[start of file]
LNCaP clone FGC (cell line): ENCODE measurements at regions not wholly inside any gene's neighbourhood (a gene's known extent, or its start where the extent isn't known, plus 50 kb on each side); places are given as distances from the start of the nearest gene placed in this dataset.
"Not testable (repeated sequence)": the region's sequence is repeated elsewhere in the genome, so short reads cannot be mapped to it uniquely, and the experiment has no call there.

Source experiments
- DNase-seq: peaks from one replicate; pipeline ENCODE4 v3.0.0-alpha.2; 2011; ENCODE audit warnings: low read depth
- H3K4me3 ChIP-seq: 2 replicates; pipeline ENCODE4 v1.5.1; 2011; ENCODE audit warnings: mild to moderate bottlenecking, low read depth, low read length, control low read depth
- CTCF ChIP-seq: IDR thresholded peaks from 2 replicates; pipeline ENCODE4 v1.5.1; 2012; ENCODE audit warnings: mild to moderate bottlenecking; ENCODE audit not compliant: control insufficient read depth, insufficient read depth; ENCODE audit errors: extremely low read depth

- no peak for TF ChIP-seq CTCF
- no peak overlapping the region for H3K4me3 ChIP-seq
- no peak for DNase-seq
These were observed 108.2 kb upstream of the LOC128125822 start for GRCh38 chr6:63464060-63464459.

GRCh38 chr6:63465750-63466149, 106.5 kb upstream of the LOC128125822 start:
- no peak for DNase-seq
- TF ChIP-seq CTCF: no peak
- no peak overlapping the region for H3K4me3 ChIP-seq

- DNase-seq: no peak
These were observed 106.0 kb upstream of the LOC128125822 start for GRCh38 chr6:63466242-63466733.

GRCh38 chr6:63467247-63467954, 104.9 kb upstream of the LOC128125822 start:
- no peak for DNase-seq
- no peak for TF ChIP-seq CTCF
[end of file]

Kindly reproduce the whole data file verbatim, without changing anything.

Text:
LNCaP clone FGC (cell line): ENCODE measurements at regions not wholly inside any gene's neighbourhood (a gene's known extent, or its start where the extent isn't known, plus 50 kb on each side); places are given as distances from the start of the nearest gene placed in this dataset.
"Not testable (repeated sequence)": the region's sequence is repeated elsewhere in the genome, so short reads cannot be mapped to it uniquely, and the experiment has no call there.

Source experiments
- DNase-seq: peaks from one replicate; pipeline ENCODE4 v3.0.0-alpha.2; 2011; ENCODE audit warnings: low read depth
- H3K4me3 ChIP-seq: 2 replicates; pipeline ENCODE4 v1.5.1; 2011; ENCODE audit warnings: mild to moderate bottlenecking, low read depth, low read length, control low read depth
- CTCF ChIP-seq: IDR thresholded peaks from 2 replicates; pipeline ENCODE4 v1.5.1; 2012; ENCODE audit warnings: mild to moderate bottlenecking; ENCODE audit not compliant: control insufficient read depth, insufficient read depth; ENCODE audit errors: extremely low read depth

- no peak for TF ChIP-seq CTCF
- no peak overlapping the region for H3K4me3 ChIP-seq
- no peak for DNase-seq
These were observed 108.2 kb upstream of the LOC128125822 start for GRCh38 chr6:63464060-63464459.

GRCh38 chr6:63465750-63466149, 106.5 kb upstream of the LOC128125822 start:
- no peak for DNase-seq
- TF ChIP-seq CTCF: no peak
- no peak overlapping the region for H3K4me3 ChIP-seq

- DNase-seq: no peak
These were observed 106.0 kb upstream of the LOC128125822 start for GRCh38 chr6:63466242-63466733.

GRCh38 chr6:63467247-63467954, 104.9 kb upstream of the LOC128125822 start:
- no peak for DNase-seq
- no peak for TF ChIP-seq CTCF